The Body Neutrality Movement Is Growing—Here’s What Experts Have to Say

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The term body neutrality has begun to emerge on social media, in studies and as recommended by therapists. The body neutrality movement is spreading as people grow exasperated and burnt out on toxic positivity. The idea that you have to love everything about yourself each day can be hard to latch onto. Body neutrality shifts the focus to appreciation rather than adoration. “Our bodies are incredible and allow us to do so much, so let’s take the focus off of appearance and instead state the facts—the things that our bodies allow us to do. Let’s learn to appreciate our bodies for all they do,” says psychologist and NYU School of Medicine professor Rachel Goldman, PhD, who specializes in health behavior change.

What is body neutrality?

“Body neutrality is having a respectful and neutral approach towards your body, instead of extreme positivity or negativity,” explains realistic body therapist Zeynep Demirelli. When practicing body neutrality, one focuses on accepting your body “for what it is and what it does,” says Dr. Goldman.

How does body neutrality differ from body positivity?

Body positivity is focused on physical appearance and “liking your body unconditionally at all times,” says Zeynep. “Someone who practices body positivity is expected to look in the mirror every day and absolutely love what they see each time.” On the contrary, when practicing body neutrality, people are encouraged to “accept their body simply because it exists, taking the focus off of appearance,” explains Dr. Goldman. Even in moments when someone doesn’t feel great about themselves, body neutrality suggests accepting the body, appreciating it for its abilities and treating it with respect, says Zeynep.

“It can be quite harmful to present body acceptance the way that body positivity does because it may not necessarily be possible to attain this kind of acceptance. Not much in life is that ‘all or nothing,’ and it’s quite difficult for us to ‘love’ our body all the time,” says Dr. Goldman. “It’s normal, and okay, to not fully love our body all the time. That is where body neutrality comes in. It’s getting away from this idea that we have to love our body. Instead, we can just focus on accepting it for what it is, and what it does for us.”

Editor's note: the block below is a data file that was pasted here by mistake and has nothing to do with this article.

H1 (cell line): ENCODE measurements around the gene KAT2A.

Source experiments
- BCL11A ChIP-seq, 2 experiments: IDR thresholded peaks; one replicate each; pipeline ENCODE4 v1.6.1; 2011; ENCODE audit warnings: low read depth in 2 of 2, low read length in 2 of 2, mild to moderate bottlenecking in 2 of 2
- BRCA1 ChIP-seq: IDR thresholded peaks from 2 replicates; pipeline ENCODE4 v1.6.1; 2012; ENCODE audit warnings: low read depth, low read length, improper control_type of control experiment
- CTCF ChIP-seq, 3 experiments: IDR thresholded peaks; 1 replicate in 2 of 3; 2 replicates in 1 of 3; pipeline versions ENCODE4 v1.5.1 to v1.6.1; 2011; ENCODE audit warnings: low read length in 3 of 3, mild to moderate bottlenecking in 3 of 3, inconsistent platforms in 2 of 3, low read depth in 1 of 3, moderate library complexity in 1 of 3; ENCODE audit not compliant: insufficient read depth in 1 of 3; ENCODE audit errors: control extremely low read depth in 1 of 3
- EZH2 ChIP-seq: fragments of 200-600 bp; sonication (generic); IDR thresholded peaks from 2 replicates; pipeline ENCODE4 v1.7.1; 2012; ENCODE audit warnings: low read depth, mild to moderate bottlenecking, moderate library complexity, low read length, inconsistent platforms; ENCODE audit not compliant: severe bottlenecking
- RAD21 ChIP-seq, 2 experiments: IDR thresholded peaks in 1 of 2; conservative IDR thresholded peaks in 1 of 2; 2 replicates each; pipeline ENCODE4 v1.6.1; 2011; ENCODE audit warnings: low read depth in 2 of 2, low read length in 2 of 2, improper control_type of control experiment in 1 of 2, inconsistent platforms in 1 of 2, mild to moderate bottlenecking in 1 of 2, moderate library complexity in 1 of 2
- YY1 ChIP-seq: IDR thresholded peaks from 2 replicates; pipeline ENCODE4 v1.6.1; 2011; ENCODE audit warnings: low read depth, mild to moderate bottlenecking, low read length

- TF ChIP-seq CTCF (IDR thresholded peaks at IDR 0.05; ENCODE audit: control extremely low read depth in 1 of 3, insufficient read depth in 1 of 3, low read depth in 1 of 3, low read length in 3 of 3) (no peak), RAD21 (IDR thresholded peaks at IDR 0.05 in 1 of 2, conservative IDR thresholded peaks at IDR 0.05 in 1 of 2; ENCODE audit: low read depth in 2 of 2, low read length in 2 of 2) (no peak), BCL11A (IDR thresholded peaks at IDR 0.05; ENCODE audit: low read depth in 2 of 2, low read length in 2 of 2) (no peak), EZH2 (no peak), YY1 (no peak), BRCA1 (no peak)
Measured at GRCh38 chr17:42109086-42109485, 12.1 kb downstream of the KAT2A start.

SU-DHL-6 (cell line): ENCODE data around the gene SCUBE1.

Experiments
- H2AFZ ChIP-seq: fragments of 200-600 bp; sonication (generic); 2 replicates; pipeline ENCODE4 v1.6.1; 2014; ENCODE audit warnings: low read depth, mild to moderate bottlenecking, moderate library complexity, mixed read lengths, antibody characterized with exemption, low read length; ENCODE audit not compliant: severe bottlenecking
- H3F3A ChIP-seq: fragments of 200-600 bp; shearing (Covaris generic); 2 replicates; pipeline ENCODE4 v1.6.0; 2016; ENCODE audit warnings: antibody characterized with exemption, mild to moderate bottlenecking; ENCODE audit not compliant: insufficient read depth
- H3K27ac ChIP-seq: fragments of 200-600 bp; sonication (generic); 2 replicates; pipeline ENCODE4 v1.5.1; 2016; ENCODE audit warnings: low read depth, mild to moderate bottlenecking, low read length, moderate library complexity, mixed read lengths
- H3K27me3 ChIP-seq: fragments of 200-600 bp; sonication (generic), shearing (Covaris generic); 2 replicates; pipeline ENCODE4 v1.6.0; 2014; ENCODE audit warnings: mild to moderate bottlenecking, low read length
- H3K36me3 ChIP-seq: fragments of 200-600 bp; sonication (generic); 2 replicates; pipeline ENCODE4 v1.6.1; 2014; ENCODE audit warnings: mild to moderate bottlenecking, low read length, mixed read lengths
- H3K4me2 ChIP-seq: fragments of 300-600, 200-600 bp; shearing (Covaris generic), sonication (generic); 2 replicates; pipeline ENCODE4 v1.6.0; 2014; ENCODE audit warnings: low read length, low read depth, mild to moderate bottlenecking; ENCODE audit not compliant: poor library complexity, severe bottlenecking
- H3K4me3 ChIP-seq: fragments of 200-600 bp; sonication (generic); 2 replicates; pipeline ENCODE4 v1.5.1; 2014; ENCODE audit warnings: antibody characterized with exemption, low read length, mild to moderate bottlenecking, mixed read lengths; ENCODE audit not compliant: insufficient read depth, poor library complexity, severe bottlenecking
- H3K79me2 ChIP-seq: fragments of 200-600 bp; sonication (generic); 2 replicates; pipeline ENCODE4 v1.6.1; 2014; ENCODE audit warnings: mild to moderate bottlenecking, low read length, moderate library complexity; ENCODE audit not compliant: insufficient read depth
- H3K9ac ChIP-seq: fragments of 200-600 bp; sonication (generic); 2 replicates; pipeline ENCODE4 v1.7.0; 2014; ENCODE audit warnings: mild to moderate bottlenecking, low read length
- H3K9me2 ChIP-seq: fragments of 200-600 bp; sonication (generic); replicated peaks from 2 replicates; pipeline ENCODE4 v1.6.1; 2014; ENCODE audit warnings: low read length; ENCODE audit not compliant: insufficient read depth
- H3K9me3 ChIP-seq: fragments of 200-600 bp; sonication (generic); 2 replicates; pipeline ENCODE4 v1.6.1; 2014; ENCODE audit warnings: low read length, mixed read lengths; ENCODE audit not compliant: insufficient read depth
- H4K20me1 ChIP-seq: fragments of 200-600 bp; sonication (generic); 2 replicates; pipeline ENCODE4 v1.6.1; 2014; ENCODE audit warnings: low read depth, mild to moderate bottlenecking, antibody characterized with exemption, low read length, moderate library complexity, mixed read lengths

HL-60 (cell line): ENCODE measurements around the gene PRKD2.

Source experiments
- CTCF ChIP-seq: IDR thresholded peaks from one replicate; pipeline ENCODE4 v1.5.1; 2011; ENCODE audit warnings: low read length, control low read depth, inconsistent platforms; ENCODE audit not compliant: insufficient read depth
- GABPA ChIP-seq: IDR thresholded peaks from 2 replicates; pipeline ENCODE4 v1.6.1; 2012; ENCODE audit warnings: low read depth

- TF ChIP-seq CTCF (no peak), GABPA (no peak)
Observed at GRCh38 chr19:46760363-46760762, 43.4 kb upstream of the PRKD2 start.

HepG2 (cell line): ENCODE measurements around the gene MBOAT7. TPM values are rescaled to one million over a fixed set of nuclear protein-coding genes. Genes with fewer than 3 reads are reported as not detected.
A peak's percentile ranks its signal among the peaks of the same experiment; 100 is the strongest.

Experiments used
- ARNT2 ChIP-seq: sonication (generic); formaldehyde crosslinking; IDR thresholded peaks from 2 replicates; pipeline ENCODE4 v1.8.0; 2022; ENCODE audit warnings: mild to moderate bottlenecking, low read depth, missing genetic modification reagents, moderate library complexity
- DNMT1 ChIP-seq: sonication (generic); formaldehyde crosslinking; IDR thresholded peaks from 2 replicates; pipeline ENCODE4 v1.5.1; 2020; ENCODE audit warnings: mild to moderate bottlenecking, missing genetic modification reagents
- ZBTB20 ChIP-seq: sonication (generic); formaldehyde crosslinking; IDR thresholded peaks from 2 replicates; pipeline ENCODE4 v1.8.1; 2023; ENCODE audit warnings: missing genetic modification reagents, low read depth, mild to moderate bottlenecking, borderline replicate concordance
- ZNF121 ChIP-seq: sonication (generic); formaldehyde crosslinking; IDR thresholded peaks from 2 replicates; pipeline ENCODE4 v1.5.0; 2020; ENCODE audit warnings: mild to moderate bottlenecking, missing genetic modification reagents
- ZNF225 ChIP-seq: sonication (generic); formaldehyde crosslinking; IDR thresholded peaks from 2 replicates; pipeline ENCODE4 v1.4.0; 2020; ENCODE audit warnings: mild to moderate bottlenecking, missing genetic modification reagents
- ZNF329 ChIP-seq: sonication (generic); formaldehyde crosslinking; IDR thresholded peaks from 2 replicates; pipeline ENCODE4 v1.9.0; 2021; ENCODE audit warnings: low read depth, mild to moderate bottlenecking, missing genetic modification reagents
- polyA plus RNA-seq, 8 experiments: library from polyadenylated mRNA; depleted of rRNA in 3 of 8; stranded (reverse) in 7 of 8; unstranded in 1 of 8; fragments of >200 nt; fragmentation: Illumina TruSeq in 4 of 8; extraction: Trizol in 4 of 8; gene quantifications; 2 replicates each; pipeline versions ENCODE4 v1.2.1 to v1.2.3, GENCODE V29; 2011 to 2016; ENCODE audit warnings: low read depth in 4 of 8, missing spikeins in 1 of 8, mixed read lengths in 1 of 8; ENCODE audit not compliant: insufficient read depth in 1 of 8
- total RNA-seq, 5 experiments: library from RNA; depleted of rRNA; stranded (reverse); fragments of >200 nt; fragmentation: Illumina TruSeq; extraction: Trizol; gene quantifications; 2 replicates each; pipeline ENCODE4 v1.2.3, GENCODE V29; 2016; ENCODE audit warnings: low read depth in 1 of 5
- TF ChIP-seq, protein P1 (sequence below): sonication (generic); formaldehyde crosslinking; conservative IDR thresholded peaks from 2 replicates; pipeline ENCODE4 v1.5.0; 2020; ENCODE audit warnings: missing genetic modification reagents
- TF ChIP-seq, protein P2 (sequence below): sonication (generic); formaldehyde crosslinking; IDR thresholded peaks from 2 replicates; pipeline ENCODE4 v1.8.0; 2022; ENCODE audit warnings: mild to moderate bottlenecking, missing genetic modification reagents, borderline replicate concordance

How can one practice body neutrality?

According to Zeynep, a great time to try practicing body neutrality is on a “bad body image day,” which we’ve all had. “Instead of telling ourselves that we look absolutely stunning and expect to feel better, we can take that opportunity to shift the focus from our body’s appearance to its abilities,” says Zeynep. “We can tell ourselves that it’s alright to not feel good about our body constantly. However, we still have to be respectful towards it. We can remind ourselves that our physical appearance is just a part of us and that it does not define us. We can also be grateful that our body takes care of us, on both good and bad days, no matter how we feel about it. It helps us hug the people we love, laugh when we are having fun and carry us around wherever we want to go.”

Dr. Goldman says she reminds her clients that our thoughts, emotions and behaviors are all linked. This is why it’s important to be mindful of our self-talk. She suggests challenging unhelpful thoughts. “A great exercise to do is to identify a few things that our body is capable of doing, or what it allows us to do,” says Dr. Goldman. Additionally, Dr. Goldman points out that we can try to avoid talking about bodies at all. She also suggests wearing clothes that fit and make us feel good. “I always say ‘dress to impress you.’ You don’t want to wear clothes that are going to make you think about your body even more.” A big tip from Dr. Goldman is to be mindful about who we’re following on social media.

Is body neutrality a healthy outlook? Do you recommend it, and if so, for who?

Dr. Goldman and Zeynep feel that body neutrality is a very healthy outlook, especially when compared to body positivity. “Expecting to adore our bodies constantly is unrealistic. It is only natural to have bad body image days,” says Zeynep. “Everyone can practice body neutrality, no matter their weight, gender, age or ethnicity.”

Why do you think this movement is beginning to trend?

“It’s gaining popularity because I think people are getting tired of all of the fakeness that goes along with being super positive. It’s not easy to just love your body. Not only is it exhausting but it’s also unrealistic to do that all the time,” says Dr. Goldman. She adds that when people are struggling, the last thing they want to hear is “just be positive” or “just love yourself” because it’s easier said than done. “It’s not validating or even accepting people’s feelings. Not everything in life is super positive, so let’s stop pretending that it is,” says Dr. Goldman.

To counter toxic diet culture and slim bodies seen on runways, we were told to love our bodies no matter what. “This has been quite the challenge, especially for people who struggle with their body image or who have eating disorders because, with the body positivity movement, they were expected to go from hating their body to suddenly adoring the way they look,” says Zeynep. She adds that failing to practice body positivity can end up making people feel worse. “People have realized that the movement of body positivity is some kind of toxic positivity and that it is not feasible to constantly love our body. So body neutrality was born and became very popular due to its realistic expectations.”

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